WHERE TO STAY IN SAN DIEGO Old: The U.S. Grant Hotel, 326 Broadway; (619) 232-3121, www.usgrant.net. Built in 1910, the 270-room Grant stands in the middle of downtown. It got a $60-million face-lift between 2004 and 2006. Its dignified public rooms befit a place that has hosted 14 presidents; lobby displays extol the heritage of the current owners, the casino-operating Sycuan Indians of San Diego County. Upscale features include the Grant Grill restaurant. However, if you want to swim, you have to use the Westin's pool across the street.
NEWS
September 19, 2012 | By Catharine M. Hamm, Los Angeles Times Travel editor
You get a little culture and you save a little cash. And you can enjoy being in another country without leaving this one. San Francisco celebrates Korean Culture Day on Sunday with a free festival, courtesy of the Korea Foundation,  that celebrates chuseok , a harvest festival that the Korean tourism organization describes as the "biggest and most important holiday in Korea . " You may not think of South Korea as an agricultural nation...
NEWS
October 15, 2012 | By Hector Tobar
SAN FRANCISCO - You've heard of a pub crawl. Well, in San Francisco, they do a “lit crawl.” The idea is to drag your tipsy self - drunk on either beer, or good metaphors, or both - from bar to bar, or café to café, listening to serious words from serious writers. Over the weekend I attended Lit Crawl in San Francisco, an event held in conjunction with the big, citywide Litquake literary festival. All the events in Lit Crawl were held in on near the city's Mission District.
OPINION
January 15, 2012
The way San Francisco takes advantage of its bountiful water from the Hetch Hetchy Reservoir would make John Muir weep. The iconic naturalist and founder of the Sierra Club fought mightily to prevent the damming of one of the most beautiful valleys in Yosemite National Park nearly 100 years ago, but lost. And there are reasons to think that the city that benefits from this extraordinary federal largesse isn't abiding by one of the few restrictions placed on its water use. The 1913 federal law that gave San Francisco its special deal also made it clear that the city was to take no more Hetch Hetchy water than it needed to "for its beneficial use for domestic and other municipal purposes.
CALIFORNIA | LOCAL
April 23, 2014 | By Lee Romney
SAN FRANCISCO -- The passenger steamer was located once before in the murky depths. The year was 1890 and the City of Chester had gone down just two years prior after colliding with another ship in dense fog near the Golden Gate Bridge of today. On Wednesday, the National Oceanic and Atmospheric Administration -- successor to the agency that made the initial find by dragging a wire across the ocean floor -- announced the wreck has been located again. NOAA officials said they will share the story of the City of Chester through a planned waterfront exhibit at the San Francisco headquarters of the Gulf of Farallones National Marine Sanctuary.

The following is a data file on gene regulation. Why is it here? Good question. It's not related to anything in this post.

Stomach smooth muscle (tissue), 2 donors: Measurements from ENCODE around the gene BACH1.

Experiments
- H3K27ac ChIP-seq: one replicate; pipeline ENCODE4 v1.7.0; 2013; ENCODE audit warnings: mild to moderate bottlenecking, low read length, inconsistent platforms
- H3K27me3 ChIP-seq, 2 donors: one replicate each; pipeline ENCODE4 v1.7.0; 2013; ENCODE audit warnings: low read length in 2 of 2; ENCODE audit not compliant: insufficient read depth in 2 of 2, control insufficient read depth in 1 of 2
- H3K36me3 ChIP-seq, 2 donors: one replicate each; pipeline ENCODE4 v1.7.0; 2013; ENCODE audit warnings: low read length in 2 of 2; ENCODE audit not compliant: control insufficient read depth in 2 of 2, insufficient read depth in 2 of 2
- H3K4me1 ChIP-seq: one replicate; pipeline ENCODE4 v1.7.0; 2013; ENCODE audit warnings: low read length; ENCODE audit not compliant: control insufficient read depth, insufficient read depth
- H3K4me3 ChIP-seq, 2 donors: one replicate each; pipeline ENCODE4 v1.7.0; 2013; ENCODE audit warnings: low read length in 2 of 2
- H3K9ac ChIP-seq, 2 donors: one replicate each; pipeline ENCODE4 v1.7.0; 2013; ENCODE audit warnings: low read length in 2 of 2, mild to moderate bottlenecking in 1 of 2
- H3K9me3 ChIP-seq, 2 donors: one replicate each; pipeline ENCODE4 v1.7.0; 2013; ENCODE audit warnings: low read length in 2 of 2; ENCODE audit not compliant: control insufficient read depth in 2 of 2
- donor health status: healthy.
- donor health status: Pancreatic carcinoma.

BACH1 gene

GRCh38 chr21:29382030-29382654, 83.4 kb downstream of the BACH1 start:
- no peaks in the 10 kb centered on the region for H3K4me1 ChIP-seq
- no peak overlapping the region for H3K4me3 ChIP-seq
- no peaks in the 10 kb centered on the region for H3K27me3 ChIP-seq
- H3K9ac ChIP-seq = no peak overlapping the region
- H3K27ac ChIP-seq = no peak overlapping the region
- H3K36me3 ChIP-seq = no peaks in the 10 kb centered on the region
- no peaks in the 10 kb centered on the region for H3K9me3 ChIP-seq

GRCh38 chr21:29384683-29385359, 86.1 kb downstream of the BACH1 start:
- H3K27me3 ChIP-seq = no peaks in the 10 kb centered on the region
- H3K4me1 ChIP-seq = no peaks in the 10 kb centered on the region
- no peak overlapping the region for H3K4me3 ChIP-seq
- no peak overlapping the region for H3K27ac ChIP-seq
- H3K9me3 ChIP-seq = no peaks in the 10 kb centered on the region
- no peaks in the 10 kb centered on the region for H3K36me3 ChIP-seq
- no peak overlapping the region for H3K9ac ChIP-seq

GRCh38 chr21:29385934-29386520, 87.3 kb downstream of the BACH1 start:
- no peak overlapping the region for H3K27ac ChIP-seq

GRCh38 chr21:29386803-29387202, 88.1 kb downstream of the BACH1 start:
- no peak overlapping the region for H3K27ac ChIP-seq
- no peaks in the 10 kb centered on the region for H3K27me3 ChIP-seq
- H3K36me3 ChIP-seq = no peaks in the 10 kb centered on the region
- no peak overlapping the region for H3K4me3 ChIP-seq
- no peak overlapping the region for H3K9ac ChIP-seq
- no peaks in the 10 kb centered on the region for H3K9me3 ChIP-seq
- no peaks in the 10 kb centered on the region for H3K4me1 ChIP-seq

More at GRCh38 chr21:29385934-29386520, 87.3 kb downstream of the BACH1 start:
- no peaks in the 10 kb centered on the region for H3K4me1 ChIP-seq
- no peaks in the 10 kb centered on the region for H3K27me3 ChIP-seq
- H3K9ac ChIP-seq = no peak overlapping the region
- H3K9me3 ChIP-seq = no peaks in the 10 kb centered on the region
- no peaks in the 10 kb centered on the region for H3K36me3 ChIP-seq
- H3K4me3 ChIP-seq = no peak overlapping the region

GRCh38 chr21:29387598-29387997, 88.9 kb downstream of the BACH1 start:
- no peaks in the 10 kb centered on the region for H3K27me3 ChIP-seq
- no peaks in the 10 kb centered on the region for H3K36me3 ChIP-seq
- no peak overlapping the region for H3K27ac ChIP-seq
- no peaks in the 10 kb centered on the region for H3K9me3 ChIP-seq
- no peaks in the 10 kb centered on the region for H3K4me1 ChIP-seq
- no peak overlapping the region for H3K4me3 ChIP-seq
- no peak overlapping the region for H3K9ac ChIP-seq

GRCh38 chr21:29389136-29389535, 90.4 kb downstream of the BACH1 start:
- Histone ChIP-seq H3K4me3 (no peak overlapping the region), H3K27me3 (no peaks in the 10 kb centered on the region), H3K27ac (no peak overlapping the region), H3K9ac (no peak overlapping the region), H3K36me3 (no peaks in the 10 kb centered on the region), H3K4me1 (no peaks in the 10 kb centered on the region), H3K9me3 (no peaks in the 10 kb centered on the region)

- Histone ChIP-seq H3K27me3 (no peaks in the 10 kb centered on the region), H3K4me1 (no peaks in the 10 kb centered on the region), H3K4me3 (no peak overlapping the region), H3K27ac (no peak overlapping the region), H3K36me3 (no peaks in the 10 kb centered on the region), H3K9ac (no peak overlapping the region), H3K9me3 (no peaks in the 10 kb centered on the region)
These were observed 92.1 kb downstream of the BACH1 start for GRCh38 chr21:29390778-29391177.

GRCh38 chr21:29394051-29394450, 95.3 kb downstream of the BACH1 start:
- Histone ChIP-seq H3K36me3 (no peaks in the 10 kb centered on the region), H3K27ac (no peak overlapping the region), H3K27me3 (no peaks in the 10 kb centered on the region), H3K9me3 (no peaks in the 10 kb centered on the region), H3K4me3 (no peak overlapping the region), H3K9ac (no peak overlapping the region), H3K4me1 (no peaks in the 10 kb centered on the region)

OPINION
April 22, 2014 | By Charlie Beck and George Gascón
Do you own a smartphone? If so, you are a target for opportunistic thieves. Robberies and thefts involving smartphones are now the most common property crimes in America. The black market for these stolen devices has become so lucrative that even Colombian drug cartels now traffic in them. According to a survey by Consumer Reports, some 3.1 million Americans were victims of smartphone theft last year, nearly double the number in 2012. Los Angeles has experienced a more than a 30% increase in smartphone theft since 2011.
SPORTS
April 16, 2014 | By Dylan Hernandez
SAN FRANCISCO - In the aftermath of his team's second defeat in as many days, Hanley Ramirez was smiling. His left hand wasn't broken. Ramirez was hit with a 90-mph fastball Wednesday, forcing him to depart early from the Dodgers' 2-1 loss to the San Francisco Giants at AT&T Park. X-rays on Ramirez's hand were negative. "You guys know me," Ramirez said. "If it feels good, I'll be in there tomorrow. " Ramirez was struck on a full-count pitch by Ryan Vogelsong in the seventh inning that prompted him to remove his helmet with his right hand and slam it on the ground.